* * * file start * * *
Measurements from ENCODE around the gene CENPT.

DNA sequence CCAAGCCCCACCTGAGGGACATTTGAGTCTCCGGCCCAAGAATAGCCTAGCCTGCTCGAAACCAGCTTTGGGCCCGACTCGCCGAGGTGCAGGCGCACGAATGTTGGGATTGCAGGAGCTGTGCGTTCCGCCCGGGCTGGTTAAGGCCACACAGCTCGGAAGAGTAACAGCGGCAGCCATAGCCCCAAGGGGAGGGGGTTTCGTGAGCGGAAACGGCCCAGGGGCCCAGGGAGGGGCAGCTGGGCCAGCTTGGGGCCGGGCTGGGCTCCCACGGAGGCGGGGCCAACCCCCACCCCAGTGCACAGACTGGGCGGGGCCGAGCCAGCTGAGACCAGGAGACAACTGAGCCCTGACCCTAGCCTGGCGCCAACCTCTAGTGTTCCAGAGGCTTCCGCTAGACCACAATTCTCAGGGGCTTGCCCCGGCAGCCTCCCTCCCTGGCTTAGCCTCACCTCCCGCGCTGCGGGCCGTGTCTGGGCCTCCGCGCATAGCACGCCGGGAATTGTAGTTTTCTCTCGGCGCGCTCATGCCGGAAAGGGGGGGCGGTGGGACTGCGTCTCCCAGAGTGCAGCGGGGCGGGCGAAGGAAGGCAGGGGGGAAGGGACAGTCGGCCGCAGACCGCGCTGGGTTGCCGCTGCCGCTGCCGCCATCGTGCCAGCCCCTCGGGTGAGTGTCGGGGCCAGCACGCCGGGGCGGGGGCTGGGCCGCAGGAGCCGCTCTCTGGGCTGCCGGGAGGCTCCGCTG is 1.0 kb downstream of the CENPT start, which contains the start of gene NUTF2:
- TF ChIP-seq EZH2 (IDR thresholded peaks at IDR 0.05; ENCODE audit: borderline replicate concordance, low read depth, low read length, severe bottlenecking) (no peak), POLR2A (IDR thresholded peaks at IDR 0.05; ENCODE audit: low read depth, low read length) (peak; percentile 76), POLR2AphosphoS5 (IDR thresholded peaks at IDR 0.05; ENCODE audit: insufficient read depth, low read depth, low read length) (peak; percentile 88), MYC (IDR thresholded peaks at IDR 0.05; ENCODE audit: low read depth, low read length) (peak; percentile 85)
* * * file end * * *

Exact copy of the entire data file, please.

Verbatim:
Measurements from ENCODE around the gene CENPT.

DNA sequence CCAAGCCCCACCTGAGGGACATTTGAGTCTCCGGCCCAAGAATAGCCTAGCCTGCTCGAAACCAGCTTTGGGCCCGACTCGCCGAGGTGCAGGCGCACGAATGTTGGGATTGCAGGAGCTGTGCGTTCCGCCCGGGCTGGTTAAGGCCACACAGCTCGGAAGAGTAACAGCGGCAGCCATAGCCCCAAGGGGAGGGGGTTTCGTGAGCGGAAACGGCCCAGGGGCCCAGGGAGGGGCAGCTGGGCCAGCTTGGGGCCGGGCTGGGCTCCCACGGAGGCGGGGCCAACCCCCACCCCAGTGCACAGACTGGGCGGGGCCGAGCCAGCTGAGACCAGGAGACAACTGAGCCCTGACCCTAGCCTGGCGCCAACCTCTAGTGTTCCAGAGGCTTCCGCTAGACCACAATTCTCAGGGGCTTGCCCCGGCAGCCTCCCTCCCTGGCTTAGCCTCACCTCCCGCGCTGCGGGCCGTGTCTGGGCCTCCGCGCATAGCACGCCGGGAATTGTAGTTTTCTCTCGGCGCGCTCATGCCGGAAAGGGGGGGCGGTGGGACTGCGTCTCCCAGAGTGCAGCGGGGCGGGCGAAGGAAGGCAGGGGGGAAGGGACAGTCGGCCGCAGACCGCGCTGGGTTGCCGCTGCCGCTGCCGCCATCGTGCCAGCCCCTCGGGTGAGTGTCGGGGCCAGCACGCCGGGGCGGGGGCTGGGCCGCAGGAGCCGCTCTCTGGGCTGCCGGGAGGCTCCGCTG is 1.0 kb downstream of the CENPT start, which contains the start of gene NUTF2:
- TF ChIP-seq EZH2 (IDR thresholded peaks at IDR 0.05; ENCODE audit: borderline replicate concordance, low read depth, low read length, severe bottlenecking) (no peak), POLR2A (IDR thresholded peaks at IDR 0.05; ENCODE audit: low read depth, low read length) (peak; percentile 76), POLR2AphosphoS5 (IDR thresholded peaks at IDR 0.05; ENCODE audit: insufficient read depth, low read depth, low read length) (peak; percentile 88), MYC (IDR thresholded peaks at IDR 0.05; ENCODE audit: low read depth, low read length) (peak; percentile 85)